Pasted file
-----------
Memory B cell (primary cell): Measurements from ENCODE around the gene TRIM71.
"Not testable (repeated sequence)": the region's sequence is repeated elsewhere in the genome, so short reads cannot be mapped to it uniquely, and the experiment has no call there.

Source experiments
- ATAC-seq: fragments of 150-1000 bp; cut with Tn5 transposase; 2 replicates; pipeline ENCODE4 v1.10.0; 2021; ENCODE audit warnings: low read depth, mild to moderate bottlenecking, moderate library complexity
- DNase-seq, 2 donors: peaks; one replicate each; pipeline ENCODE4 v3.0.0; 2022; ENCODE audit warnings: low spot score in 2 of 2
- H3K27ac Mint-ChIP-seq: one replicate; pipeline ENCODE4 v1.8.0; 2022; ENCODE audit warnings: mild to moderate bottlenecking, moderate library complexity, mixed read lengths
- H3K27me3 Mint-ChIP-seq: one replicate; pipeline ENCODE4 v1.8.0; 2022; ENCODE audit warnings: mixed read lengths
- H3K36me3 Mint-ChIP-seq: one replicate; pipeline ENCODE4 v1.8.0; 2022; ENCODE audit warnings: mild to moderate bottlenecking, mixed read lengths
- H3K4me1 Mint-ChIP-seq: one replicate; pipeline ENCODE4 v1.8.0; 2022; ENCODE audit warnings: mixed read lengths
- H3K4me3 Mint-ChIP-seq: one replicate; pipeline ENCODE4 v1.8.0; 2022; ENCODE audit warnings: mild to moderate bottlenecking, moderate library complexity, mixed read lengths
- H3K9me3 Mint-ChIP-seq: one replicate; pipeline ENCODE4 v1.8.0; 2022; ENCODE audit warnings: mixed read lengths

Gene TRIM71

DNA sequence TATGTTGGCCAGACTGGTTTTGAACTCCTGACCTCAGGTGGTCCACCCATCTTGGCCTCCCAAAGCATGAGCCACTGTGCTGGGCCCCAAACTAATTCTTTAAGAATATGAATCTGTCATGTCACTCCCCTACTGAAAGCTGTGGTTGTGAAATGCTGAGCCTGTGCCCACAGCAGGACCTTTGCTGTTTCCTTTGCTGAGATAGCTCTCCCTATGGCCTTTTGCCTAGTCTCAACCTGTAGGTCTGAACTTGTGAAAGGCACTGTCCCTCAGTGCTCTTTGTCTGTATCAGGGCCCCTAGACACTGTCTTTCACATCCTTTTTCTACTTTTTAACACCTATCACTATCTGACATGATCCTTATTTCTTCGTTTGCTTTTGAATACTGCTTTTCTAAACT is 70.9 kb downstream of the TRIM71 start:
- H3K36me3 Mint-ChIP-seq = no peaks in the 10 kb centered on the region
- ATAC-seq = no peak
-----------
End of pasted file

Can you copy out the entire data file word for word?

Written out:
Memory B cell (primary cell): Measurements from ENCODE around the gene TRIM71.
"Not testable (repeated sequence)": the region's sequence is repeated elsewhere in the genome, so short reads cannot be mapped to it uniquely, and the experiment has no call there.

Source experiments
- ATAC-seq: fragments of 150-1000 bp; cut with Tn5 transposase; 2 replicates; pipeline ENCODE4 v1.10.0; 2021; ENCODE audit warnings: low read depth, mild to moderate bottlenecking, moderate library complexity
- DNase-seq, 2 donors: peaks; one replicate each; pipeline ENCODE4 v3.0.0; 2022; ENCODE audit warnings: low spot score in 2 of 2
- H3K27ac Mint-ChIP-seq: one replicate; pipeline ENCODE4 v1.8.0; 2022; ENCODE audit warnings: mild to moderate bottlenecking, moderate library complexity, mixed read lengths
- H3K27me3 Mint-ChIP-seq: one replicate; pipeline ENCODE4 v1.8.0; 2022; ENCODE audit warnings: mixed read lengths
- H3K36me3 Mint-ChIP-seq: one replicate; pipeline ENCODE4 v1.8.0; 2022; ENCODE audit warnings: mild to moderate bottlenecking, mixed read lengths
- H3K4me1 Mint-ChIP-seq: one replicate; pipeline ENCODE4 v1.8.0; 2022; ENCODE audit warnings: mixed read lengths
- H3K4me3 Mint-ChIP-seq: one replicate; pipeline ENCODE4 v1.8.0; 2022; ENCODE audit warnings: mild to moderate bottlenecking, moderate library complexity, mixed read lengths
- H3K9me3 Mint-ChIP-seq: one replicate; pipeline ENCODE4 v1.8.0; 2022; ENCODE audit warnings: mixed read lengths

Gene TRIM71

DNA sequence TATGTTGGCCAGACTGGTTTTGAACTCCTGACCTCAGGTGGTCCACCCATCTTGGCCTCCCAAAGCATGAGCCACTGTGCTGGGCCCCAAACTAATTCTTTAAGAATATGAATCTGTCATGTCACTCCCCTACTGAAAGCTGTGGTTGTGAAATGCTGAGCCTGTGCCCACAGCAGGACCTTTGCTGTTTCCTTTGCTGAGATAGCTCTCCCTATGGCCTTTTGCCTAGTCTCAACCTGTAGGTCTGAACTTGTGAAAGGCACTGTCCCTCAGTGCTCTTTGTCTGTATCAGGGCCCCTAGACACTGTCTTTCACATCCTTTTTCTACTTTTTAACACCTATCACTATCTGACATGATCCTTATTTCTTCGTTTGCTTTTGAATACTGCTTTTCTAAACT is 70.9 kb downstream of the TRIM71 start:
- H3K36me3 Mint-ChIP-seq = no peaks in the 10 kb centered on the region
- ATAC-seq = no peak